Probably one of the more overlooked pieces of the AR-15, when it comes time for cleaning and maintenance, is the humble mag. It is also one of the more vulnerable pieces of gear in regards to failure due to damage and dirt. Failure to feed and failure to eject a bolt that doesn’t lock to the rear after the final round, and a double feed can all be caused by a dirty or damaged AR-15 magazine. So the next time you find yourself running patches or a brush down your barrel, do yourself a solid and take a few minutes to check over your mags as well.
There really isn’t much to an AR-15 magazine, and cleaning it is a snap so there really isn’t an excuse not to. Besides, considering the failures a malfunctioning magazine can cause, it should be considered just as important as servicing your firearms.
Generally speaking, all magazines break down the same. Remove the floor plate, remove the spring and follower, done. Some manufacturers have a second plate in the bottom of the mag that interacts with a detent on the actual floor plate, and others have a block (round limiter), but we can account for these differences by renaming the parts:
Floor plate (keeps the internals from falling out).
Guts (everything in the mag)
The body (…well, the body…).
You are going to want to check that there are no cracks or pieces of material missing. If a floor plate fails, the guts and rounds end up at your feet. For polymer mags, you are also going to want to inspect the groves in the plate and ensure that the corresponding lands on the bottom of the magazine have enough overhang that there is secure contact.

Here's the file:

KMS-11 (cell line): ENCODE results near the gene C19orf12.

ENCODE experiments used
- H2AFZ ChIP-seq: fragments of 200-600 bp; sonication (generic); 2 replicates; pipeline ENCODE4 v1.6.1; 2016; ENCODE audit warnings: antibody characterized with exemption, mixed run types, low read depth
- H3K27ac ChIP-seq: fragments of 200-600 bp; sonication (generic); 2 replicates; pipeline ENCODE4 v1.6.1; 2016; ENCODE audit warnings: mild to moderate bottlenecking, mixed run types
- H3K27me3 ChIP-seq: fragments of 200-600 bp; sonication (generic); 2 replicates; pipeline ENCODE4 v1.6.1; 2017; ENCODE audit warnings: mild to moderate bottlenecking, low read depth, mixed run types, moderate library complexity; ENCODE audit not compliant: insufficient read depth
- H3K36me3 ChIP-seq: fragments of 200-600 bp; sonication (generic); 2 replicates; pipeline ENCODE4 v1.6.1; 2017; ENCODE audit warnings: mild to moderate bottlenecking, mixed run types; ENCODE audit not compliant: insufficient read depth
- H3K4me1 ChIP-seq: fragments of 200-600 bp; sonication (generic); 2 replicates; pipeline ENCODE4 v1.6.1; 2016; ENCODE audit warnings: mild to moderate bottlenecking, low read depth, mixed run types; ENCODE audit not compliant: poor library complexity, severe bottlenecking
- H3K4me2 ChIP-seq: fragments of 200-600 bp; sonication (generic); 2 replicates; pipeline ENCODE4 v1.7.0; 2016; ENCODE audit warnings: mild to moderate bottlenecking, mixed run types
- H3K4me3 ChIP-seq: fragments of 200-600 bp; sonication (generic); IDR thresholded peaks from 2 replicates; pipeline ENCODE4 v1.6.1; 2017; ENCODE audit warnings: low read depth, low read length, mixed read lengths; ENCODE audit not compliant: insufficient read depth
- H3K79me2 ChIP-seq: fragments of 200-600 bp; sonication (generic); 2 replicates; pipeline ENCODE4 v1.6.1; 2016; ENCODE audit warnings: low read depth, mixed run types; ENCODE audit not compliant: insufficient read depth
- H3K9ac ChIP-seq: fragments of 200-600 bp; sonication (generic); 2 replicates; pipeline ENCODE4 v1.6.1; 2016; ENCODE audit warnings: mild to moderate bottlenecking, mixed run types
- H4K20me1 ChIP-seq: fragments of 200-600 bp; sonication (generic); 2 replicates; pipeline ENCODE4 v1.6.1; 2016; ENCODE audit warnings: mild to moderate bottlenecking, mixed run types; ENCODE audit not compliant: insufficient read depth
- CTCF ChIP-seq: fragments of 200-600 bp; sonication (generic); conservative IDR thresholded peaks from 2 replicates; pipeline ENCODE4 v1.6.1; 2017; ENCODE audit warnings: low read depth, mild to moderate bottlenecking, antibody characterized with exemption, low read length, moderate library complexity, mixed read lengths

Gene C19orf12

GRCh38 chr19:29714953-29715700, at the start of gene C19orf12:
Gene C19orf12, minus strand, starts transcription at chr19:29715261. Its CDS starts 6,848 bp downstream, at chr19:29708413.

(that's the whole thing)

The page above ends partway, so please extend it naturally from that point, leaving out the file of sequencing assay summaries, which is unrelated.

Just give it a pass through with a damp hand towel. Think of it as a really big patch, and you are swabbing the mag. Excessive buildup of fouling gives small grains of dirt and sand a perfect place to imbed themselves; which can, in turn, bind up the follower. A bound follower will result in failure to feed. Next inspect it for damage. A cracked or misshapen magazine should be retired. Dents or dimples in the side walls can bind the follower; bent feed lips can cause double feeds or rub the carrier causing failure to extract.
Metallurgy has come a long way in regards to the durability and corrosion resistance of spring steel. While these advances have spawned terms like “maintenance free”, such is only the case in regards to the spring itself. The spring is part of a system, though, so leave the marketing ploys at the curb. The spring should also be wiped free of dirt or fouling that found its way into your AR15 magazine. Lubricant is generally not necessary, but a light coat will make clean up next go-around that much easier.
Excessive wear on the sides, front, or back of the follower can cause it to tilt while traveling up the mag and bind in place, once again causing failures to feed. A worn down rear can also cause the carrier to fail to lock to the rear after the final round. While all of these conditions are so rare that most never see them (or even know about them), they do happen. Particularly now that a lot more people are taking classes that emphasize speed in reloading. You end up dropping your magazine in the dirt and leaving it there until you finish your lane. Then you pick it up and load it right back up. All that dirt is like sandpaper between the follower and the body.
Once everything has been given a good once over, reassemble the magazine, load it up and empty it by hand. That was just to ensure that everything is moving smoothly. Now load it up with dummy rounds and cycle a few through your fire arm as a final functions check.
What only took a few more minutes on a day already dedicated to the range, could have just save your life. Now make AR-15 Magazine Maintenance a part of your ritual and keep on gunnin’.